In recent years, it’s only become more and more difficult to deny how critical it is for every company to have a CSR (corporate social responsibility) edge.
Simply put, it matters to consumers and can also help to solidify a company’s overarching brand. According to Fabrik Brands, “many businesses have found that CSR helps them to identify their brand purpose and create a personality that their customers can connect with on a deeper level.
According to one study by the Reputation Institute, 42% of how a person feels about a company is based on their knowledge of that firm’s CSR definition.”
“Definition” is a broad range that can encompass a company’s mission statement, how they give back financially, volunteer or pro bono hour requirements for employees, or otherwise.
The importance of this is simply in the need to do something social responsibility-geared to establish deeper trust with your target audience and further solidify your brand.
Consider the following tips to create a CSR that’s naturally aligned with your brand and give back while building deeper trust with your customer base.
Ask yourself what authentically matters to you as a founder
If you’ve created your company and brand from a place of alignment, it will naturally follow that what matters to you as a person or a founder will have a clear relationship to the value proposition of your company.
Say, for example, that you own a gardening company, and you naturally have a passion for sustainability and compost. These two elements align in a way that makes sense for a consumer.
Ask yourself why you got into your business to begin with. What good were you hoping to serve? How can you apply your talents, skill sets, and your team’s strengths to benefit the world from a social responsibility standpoint?
This may take some brainstorming, but one thing is for sure: people can always tell if someone’s initiatives and intentions come from the heart. This authenticity will give your CSR that extra edge.
Relate a CSR initiative to your industry and a need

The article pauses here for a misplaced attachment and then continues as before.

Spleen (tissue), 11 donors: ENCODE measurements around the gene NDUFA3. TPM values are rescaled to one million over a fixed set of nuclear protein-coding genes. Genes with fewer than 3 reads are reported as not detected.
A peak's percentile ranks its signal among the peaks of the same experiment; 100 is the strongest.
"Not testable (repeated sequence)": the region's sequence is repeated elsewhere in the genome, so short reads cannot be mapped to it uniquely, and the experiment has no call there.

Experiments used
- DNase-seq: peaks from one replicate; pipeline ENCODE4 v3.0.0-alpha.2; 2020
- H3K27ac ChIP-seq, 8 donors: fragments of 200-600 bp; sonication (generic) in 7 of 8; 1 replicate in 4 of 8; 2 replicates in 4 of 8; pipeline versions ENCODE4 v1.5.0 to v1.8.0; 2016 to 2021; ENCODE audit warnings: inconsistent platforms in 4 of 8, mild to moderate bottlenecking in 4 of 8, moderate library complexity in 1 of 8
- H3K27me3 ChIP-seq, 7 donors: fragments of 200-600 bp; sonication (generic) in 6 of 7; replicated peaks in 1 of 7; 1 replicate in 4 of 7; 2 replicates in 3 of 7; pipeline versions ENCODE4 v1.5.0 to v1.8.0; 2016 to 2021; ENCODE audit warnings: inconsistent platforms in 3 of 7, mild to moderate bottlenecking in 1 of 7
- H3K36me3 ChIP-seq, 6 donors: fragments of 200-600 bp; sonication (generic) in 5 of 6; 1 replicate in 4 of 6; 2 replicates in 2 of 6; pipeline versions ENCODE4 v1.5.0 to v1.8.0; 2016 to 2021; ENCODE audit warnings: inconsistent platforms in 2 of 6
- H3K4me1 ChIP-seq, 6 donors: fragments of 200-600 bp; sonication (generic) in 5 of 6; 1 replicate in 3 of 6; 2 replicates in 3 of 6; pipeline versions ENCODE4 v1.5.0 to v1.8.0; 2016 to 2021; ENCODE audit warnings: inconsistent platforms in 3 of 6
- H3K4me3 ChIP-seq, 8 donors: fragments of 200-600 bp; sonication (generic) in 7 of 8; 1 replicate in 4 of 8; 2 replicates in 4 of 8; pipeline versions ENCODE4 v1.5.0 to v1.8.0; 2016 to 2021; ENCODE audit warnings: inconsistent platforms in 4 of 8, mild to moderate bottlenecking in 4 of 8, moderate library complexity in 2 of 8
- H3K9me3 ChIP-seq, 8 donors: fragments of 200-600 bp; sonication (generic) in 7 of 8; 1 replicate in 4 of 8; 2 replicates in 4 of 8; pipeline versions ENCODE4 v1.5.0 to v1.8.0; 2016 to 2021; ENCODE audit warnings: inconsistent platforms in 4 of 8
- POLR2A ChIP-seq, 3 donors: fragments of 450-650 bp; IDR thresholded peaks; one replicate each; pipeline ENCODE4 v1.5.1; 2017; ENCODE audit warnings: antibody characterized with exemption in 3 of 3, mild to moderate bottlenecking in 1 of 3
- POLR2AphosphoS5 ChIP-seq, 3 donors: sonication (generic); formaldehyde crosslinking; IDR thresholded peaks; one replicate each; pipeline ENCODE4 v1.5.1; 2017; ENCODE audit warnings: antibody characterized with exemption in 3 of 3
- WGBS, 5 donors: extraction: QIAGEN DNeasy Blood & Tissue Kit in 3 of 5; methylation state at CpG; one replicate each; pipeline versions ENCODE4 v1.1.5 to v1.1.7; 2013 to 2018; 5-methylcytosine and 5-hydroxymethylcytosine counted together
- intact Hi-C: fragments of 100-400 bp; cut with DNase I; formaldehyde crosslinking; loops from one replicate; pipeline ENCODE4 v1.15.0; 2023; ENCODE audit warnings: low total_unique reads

Every industry has the potential for a social responsibility initiative. There will always be a group of people or a cause to serve. Here’s the key: if customers or clients are investing in your business, that shows where their values lie. They’re more likely to view you positively and continue investing if your initiative is also in this industry and serving a need that people can get behind.
One such example is eviivo, an all-in-one booking suite in the travel industry. In the light of COVID-19, eviivo created a #staylocal2021 campaign in lieu of their annual holiday party. To support the hotels and B&B’s their booking suite supports, they re-allocated the funds from the holiday party to provide for a night of stay accommodations for employees.
But they didn’t stop there: the purpose of the campaign was to encourage other companies to do the same, supporting independent hotels and B&B’s in the process.
This proved to customers that eviivo truly cares about the hotels and B&B’s they feature and support on their booking suite, which adds an extra element of trust. And, from a strategy perspective, creating a timely (COVID-19 based) CSR initiative within the same industry simply made sense. This brand alignment created a win-win-win for all involved.
Partner with companies or nonprofits that share similar values
If you’re a smaller startup and you don’t have the capacity to build out a full initiative, consider joining forces with other nonprofits or foundations that do work related to your industry.
This piece of advice doesn’t just apply to smaller companies, though. This might be a way to go on your CSR front if there’s a cause you’re especially passionate about, and the way the foundation is going about serving specifically stands out to you.
An example of this is GSK’s partnership with Save the Children. GSK is a healthcare pharmaceutical company, and Save the Children is a global nonprofit, considered today’s leading humanitarian organization for children.
Together, they’ve treated over 125,000 children for diseases like malaria and pneumonia, and helped over 108,000 children during and after emergencies.
In addition to the significant work that’s been done, this partnership is an example of how large corporations can give back in a way that’s aligned with the work they do, without allocating manpower or time to do it. In many cases, putting your money where your mouth is is enough.
If you’re feeling called to build a social responsibility initiative, look to local nonprofits you respect, or think through corporations that tug at your team’s heartstrings. Let that passion drive you to commit a certain percentage of your profits or team up for an event or fundraiser.
However you go about your own CSR, ensure that alignment comes first. There’s always a chance that the lines could get blurred and customers could get confused if you create an initiative that’s out of alignment or in a totally different industry.
The opportunity to do good, and to build trust and brand cohesion through these processes, is too powerful to pass up.